Leila Hatoum is a Lebanese journalist who has covered geopolitics and macroeconomics across the Middle East and North African regions for the past 18 years.

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Lebanon’s seabed yields its historic secrets

BEIRUT: Forty meters down, on the Mediterranean seabed off the coast of Lebanon, the divers knew they were looking at history. Among the shipwrecks they investigated this month at 11 sites south of the city of Tyre, they found pottery and stone that had been there for more than 2,300 years. “The shape of the…

Lebanon’s seabed yields its historic secrets

BEIRUT: Forty meters down, on the Mediterranean seabed off the coast of Lebanon, the divers knew they were looking at history.

Among the shipwrecks they investigated this month at 11 sites south of the city of Tyre, they found pottery and stone that had been there for more than 2,300 years.

“The shape of the pottery confirms that it dates back to more than 332 BC,” said the Lebanese archaeologist Dr. Jafar Fadlallah.

Mohammed Al-Sargi, captain of the diving team that found the wrecks, is even more certain. “The pottery and stone found on these wooden ships indicate that they were part of the campaign of Alexander the Great, who in 332 BC attempted to capture the city of Tyre, which was then an island,” he said.

“According to the history books, Alexander built a causeway linking the mainland to the island. These vessels might have been used to transport the stone required for the construction of the road, but due to the heavy loads and storms, they might have sunk.”

UNESCO recognized the archaeological importance of Tyre in 1979, when it added the city to its list of World Heritage Sites. Lebanon’s Directorate of Antiquities, in cooperation with European organizations, has carried out extensive excavations since the 1940s to uncover its historical secrets. They have revealed that the ancient maritime city included residential neighborhoods, public baths, sports centers, and streets paved with mosaics. The discoveries date back to the Phoenician, Roman and Byzantine periods.

During the Phoenician era, Tyre played an important role as it dominated maritime trade. It contributed to the establishment of commercial settlements around the Mediterranean and the spread of religions in the ancient world. It also resisted occupation by the Persians and the Macedonians, choosing to remain neutral in the struggle between the two bitter enemies. However, Macedonian king Alexander the Great considered gaining control of the island and establishing a naval base there to be a key to victory in the war, and he set out in January 332 BC to conquer it at any cost.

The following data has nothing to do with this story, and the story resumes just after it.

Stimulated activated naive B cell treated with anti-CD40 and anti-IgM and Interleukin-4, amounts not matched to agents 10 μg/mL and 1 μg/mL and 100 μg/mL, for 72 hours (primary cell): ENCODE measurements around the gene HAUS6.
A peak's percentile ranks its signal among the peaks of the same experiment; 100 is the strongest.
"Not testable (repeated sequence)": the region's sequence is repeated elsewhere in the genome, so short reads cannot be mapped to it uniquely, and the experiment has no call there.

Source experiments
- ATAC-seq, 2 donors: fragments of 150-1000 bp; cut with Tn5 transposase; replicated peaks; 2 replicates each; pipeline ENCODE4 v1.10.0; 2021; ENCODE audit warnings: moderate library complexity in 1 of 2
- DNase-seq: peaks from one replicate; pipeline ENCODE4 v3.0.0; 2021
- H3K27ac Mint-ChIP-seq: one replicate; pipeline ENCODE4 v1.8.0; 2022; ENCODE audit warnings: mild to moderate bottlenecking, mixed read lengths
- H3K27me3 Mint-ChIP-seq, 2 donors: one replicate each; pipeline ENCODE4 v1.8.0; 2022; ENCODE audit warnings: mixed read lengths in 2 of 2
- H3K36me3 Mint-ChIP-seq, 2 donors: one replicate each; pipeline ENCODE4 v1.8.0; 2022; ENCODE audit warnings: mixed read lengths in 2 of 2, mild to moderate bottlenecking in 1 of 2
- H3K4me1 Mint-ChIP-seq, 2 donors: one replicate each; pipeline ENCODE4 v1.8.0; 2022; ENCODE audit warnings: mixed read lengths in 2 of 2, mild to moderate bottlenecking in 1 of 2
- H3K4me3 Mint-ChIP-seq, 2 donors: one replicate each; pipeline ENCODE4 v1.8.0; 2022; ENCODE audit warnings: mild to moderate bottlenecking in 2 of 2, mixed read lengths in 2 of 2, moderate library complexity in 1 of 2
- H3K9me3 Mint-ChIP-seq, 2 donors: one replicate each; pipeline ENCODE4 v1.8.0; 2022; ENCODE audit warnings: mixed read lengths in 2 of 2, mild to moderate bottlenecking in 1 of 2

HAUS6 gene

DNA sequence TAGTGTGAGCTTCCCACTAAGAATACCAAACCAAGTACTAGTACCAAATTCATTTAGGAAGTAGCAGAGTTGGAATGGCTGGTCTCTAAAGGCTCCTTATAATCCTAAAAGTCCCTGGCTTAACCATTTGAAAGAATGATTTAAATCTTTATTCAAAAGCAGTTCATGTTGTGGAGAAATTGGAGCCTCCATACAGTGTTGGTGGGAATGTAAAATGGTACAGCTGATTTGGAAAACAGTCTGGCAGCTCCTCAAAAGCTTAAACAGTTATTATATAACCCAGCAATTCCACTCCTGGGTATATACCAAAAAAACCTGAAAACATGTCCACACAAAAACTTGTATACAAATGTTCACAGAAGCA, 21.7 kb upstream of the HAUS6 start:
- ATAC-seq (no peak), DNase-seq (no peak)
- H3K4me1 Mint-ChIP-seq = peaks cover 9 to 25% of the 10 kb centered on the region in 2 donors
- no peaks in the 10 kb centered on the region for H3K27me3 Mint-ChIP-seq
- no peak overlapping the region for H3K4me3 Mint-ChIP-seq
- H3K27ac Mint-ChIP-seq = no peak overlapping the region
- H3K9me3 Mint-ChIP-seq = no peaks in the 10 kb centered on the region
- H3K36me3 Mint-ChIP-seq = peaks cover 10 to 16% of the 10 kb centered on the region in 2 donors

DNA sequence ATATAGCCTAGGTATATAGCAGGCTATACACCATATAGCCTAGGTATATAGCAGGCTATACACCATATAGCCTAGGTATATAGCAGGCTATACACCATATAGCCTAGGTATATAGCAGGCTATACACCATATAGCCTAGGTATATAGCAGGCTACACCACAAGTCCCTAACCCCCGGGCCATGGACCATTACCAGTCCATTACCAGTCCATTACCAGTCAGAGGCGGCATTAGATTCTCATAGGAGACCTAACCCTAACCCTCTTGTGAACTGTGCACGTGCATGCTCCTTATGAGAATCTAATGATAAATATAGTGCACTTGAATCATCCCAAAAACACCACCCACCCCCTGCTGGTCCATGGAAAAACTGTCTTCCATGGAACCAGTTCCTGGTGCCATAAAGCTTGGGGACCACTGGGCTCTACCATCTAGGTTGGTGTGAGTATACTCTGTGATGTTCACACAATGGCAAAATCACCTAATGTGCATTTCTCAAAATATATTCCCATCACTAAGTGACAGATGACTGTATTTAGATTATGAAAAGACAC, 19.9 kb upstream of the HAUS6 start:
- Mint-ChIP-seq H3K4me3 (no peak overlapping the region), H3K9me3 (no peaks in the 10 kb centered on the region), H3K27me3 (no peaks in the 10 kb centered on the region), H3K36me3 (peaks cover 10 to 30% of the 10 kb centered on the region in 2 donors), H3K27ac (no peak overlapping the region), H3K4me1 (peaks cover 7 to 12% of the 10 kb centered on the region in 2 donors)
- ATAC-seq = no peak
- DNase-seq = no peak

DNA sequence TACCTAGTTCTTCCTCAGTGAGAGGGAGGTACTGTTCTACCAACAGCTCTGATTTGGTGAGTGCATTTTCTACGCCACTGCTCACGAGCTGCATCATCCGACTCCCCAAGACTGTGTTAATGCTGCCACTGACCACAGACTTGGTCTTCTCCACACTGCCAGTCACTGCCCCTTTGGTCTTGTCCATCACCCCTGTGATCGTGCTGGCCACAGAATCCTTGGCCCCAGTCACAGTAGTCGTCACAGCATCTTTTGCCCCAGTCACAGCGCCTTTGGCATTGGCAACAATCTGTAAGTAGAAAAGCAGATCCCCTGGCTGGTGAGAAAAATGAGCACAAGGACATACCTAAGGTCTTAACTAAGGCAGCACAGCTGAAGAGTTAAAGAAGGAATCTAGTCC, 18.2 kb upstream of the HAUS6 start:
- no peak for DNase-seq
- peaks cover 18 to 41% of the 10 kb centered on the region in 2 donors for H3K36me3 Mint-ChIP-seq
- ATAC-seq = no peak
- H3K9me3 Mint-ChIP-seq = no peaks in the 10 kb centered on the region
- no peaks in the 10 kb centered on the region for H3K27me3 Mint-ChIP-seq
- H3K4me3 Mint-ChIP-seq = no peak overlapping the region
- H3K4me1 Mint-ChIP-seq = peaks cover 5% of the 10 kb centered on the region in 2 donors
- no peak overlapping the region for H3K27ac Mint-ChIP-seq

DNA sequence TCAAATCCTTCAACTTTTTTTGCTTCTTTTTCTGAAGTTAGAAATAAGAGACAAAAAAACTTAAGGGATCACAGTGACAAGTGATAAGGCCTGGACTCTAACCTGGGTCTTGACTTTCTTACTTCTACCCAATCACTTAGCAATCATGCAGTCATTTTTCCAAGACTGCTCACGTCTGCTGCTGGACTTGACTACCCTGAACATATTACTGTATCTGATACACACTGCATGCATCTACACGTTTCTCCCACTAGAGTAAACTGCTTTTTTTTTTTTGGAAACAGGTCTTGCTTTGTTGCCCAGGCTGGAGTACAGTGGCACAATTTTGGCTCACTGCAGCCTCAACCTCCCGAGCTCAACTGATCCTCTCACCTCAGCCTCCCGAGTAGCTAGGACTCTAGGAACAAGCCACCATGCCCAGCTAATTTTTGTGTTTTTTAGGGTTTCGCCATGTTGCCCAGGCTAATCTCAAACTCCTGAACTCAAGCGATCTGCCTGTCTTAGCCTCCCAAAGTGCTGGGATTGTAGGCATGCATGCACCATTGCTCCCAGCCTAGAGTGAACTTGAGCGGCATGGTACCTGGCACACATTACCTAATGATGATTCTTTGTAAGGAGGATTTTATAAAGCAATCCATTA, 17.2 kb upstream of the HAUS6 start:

The area in which the diving team discovered the wrecks is “an underwater desert with no valleys or seaweed, a few hundred meters from the coast of Tyre,” said Al-Sargi.

“We found 11 sites, some of them close to each other and others far apart. In each location, there were piles of stones and broken pots.

“We continued to explore the sites quietly to keep away fishermen and uninvited guests. We sought the help of archaeologists, who assured us that the discovery rewrites the history of the city, and specifically the campaign of Alexander the Great. So, we decided to put the discovery in the custody of the General Directorate of Antiquities for further exploration and interpretation.”

The most recent find, which Al-Sargi described as a “time capsule,” is only the latest important discovery made by the team in Lebanon.

“In 1997, the divers discovered the submerged city of Sidon,” Al-Sargi continued. “In 2001, we discovered the city of Yarmouta opposite the Zahrani area. In 1997, we discovered sulfuric water in the Sea of Tyre. We conducted studies on fresh-water wells in the sea off the city coast.

“We are not archaeologists and we cannot explain what we have seen. Our role is to inspect and report to the relevant Lebanese authorities and abide by the law.”

Fadlallah, an archaeologist with 40 years experience of working at Lebanon’s ancient sites, picks up the story to explain what he believes to be the significance of the discovery at Tyre.

“The sites are about 700 meters from where Tyre beach was when it was an island,” he said. “The piles of stones were 50 meters to 200 meters apart and the pots seemed to have been broken by a collision because there was not one left intact. This means that these stones and pots were on ships and there was a violent collision between them.”

He said that studies of the remains of the pots suggest that they are of Greek origin.

“There are various forms of them,” he said, “and it is clear that the ships that were carrying them were related to the ships of Alexander the Great during his campaign on Tyre, and they appear to have been hit by storms.”

There are, of course, always skeptics — among them Dr. Ali Badawi, director of archaeological sites in the south at Lebanon’s General Directorate of Antiquities. The pots alone did not constitute sufficient “evidence that the ships belonged to the campaign of Alexander the Great,” he said.

“What was published by the captain of the divers contains unclear details, and the subject should be based on scientific explanations. I think that the sea is wide and piracy was possible at the sites of the submerged ships.

“Exploration operations are taking place in the breakwater area, involving a French mission and Lebanese archaeologists. Before that, a Spanish expedition along with marine archaeologists participated in examining the remains of a ship dating back to the BC era.

“Ship exploration is very expensive, and the city of Tyre was subjected to numerous military siege campaigns and many ships sank. But this does not mean that we will not investigate this new discovery, according to the instructions of the minister of culture.”